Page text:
Friday, 10 October 2014

Death comes to Cardiff, Game 2: Dark Angels against Eldar

Apologies for the lack of posts recently. A mixture of work and Reserve duty has kept me well away from blogging, although the painting continues apace. More of that when I get a chance to take some decent photos. 

I find myself with a little spare time to write up the second game of weekend I enjoyed in Cardiff a while back, against Craig and his 500 point Eldar force. Playing at such a low point value raises problems in terms of table size and even the complexity of the game, but since we both wanted to learn, and Matt and Jim were slaughtering each other a few tables away, we took the opportunity to get a better sense of what our armies were capable of. 

The initial disposition of forces.

In terms of armies, I fielded a Tactical Squad, a Scout Squad and a Squadron of Ravenwing Bikes. This little force was led by a Chaplain. I decided, rather stupidly with hindsight, to combat squad the Tactical Marines, and I picked the Ravenwing Bikes as a way of getting a chance to use bikes for the very first time.

My Scouts deployed just around the corner from the Eldar. 

We rolled Purge the Alien with Vanguard Strike for our mission, so squads eliminated earned points. My Chaplain got target priority as his Warlord trait. Craig won the roll off and got the first turn. Across the table from me, hiding amongst the rocks were his perfidious Eldar which consisted of a squad of Fire Dragons, two Combat Squads of Dire Avengers and an Autarch. Since it seemed unlikely that he would come out and play, I decided to bring the pain to him. I must confess, I had no idea of the capabilities of the Eldar, so with true Imperial ignorance I would learn by smiting.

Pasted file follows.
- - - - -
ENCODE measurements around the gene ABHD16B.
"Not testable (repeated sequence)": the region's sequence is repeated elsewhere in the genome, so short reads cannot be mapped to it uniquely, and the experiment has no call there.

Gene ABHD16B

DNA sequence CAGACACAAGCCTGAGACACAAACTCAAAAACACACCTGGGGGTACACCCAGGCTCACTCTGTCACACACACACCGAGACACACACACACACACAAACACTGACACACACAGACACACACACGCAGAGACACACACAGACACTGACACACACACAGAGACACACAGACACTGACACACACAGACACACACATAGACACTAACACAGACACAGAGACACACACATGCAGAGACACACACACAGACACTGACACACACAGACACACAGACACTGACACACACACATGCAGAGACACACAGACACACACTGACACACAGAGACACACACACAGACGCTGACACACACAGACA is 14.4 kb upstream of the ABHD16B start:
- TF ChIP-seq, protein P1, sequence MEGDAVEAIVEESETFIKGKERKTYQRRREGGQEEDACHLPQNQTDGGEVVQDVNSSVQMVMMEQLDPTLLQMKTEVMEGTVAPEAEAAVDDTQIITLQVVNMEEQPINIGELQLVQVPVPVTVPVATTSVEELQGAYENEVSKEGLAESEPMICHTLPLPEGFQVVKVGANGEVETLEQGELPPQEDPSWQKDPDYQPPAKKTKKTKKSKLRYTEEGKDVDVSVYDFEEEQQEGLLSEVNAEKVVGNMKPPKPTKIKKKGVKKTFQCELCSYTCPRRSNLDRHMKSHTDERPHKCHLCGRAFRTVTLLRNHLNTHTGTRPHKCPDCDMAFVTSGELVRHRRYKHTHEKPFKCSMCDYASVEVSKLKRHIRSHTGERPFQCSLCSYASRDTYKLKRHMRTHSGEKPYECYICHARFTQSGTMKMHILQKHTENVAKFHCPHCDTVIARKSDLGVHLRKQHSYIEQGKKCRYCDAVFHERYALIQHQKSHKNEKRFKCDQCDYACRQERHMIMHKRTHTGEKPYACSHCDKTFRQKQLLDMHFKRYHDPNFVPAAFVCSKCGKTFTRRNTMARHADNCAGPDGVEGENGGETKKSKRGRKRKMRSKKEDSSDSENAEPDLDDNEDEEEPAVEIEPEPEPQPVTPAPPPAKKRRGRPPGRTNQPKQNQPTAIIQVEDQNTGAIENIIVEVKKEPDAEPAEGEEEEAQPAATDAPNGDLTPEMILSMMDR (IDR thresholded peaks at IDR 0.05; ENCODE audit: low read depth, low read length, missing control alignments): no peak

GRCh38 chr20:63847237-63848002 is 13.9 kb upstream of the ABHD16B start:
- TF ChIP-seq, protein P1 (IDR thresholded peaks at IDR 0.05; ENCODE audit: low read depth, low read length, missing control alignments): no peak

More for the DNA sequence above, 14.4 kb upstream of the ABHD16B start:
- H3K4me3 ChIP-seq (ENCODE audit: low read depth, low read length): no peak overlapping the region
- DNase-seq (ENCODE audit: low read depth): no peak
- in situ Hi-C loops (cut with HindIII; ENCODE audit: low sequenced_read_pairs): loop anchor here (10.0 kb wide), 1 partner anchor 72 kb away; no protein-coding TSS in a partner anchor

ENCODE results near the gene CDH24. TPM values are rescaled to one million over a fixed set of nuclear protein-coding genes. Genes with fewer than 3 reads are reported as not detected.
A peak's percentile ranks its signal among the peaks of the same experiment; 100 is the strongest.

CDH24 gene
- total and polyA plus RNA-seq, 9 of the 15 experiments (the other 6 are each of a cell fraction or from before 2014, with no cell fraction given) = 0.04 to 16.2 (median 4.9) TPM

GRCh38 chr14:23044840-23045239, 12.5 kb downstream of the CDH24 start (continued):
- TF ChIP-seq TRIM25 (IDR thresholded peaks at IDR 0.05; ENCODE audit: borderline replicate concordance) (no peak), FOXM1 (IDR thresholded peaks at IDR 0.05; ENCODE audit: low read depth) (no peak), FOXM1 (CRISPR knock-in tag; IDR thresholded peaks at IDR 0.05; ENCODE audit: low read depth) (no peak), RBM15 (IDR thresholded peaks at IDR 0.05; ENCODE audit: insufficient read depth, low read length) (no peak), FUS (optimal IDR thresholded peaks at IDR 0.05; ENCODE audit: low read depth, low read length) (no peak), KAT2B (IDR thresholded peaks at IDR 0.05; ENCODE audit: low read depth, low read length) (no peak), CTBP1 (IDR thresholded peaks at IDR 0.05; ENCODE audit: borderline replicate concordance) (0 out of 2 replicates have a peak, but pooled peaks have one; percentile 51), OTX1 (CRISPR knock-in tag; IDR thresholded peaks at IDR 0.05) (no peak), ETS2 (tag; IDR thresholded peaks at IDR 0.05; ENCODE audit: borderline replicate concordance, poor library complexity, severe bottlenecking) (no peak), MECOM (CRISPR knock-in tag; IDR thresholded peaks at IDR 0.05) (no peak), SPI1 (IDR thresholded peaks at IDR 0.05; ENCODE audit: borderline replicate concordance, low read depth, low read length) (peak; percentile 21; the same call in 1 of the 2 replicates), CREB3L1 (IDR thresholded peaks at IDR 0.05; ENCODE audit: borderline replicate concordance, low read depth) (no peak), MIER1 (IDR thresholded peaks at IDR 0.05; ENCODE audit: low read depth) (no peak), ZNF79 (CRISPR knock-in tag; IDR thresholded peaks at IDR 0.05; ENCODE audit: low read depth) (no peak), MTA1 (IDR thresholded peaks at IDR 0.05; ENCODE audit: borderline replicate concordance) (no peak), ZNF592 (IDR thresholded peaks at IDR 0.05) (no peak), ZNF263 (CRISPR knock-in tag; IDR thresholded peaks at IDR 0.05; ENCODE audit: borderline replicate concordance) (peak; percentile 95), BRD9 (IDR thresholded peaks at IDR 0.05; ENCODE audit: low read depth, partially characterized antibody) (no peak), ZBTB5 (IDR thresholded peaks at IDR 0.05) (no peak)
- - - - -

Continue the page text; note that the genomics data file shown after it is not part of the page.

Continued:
The Eldar sit tight in their "ambush".

As I mentioned, Craig won the first turn and decided to do nothing. In response I trotted everything forward. In response the Fire Drake took a pot shot at my bikes, but a jink save meant that it had no effect. And still my Angels of Death advanced into the jaws of death. 

I had thought to swing one combat squad around the right of the rock outcrop on my right flank as a means of enveloping the Eldar, but the squad was met by a hail of Dire Avenger fire and I lost three Marines. The hail of blades rule smashed my Marines, and I realised that despite their relatively short range, they could be lethal. The battle focus rule also allowed the little blighters to move after shooting! Perfidious Eldar indeed! 

My bikes were taking a pounding as I massively mistimed my movements, and I lost two of the three despite my jinking efforts. One thing I hadn't realised was that Bikes are relentless and thus always fire as though stationary, so I had denied myself the right to eviscerate the Eldar from range with the bikes. However, I only discovered this after the game. I did, however, witness first hand the benefits of the Jink rule. The lone Sergeant on his bike passed his morale test. 

After this the details of the game get messy as I gave up on recording things blow-by-blow. 

In short, I threw everything at the Eldar, and slaughtered many, though I lost a squad of marines on my right to the Dire Avengers, in combat! In the centre things went my way, and my Chaplain successfully slew the Autarch in a challenge, at which point he exploded and wiped out most of my men because of some jewel. To make matters worse, he then came back to life with one wound. Tricksy Eldar. The combat ground on, and we called it after six turns. When we tallied up the butchers bill Craig had won by a single victory point.

In all honesty this wasn't the most exciting game of 40k I have ever played, but Craig was good fun, and it did teach me several things. Also, there was a certain juvenile excitement in simply battering each other in a stand up fight. I learned that the Eldar are lethal at close range, and that bikes are actually very good, the jink, toughness and relentless rule, making them an excellent fighting platform. I also learned that the strength of the Tactical Squad lies in the concentration of fire power at short range and not combat, though I suspect I didn't fully learn this lesson until the following day. To that end, there is really very little point in splitting a Squad of ten Marines into two squads, certainly not unless there is a requirement to hold an objective or some such thing. Scouts continued to prove their usefulness, though I think I would very much like a squad with sniper rifles and a missile launcher to hurl death from distance. I hope the photos give a sense of just how good the tables at Firestorm Games are.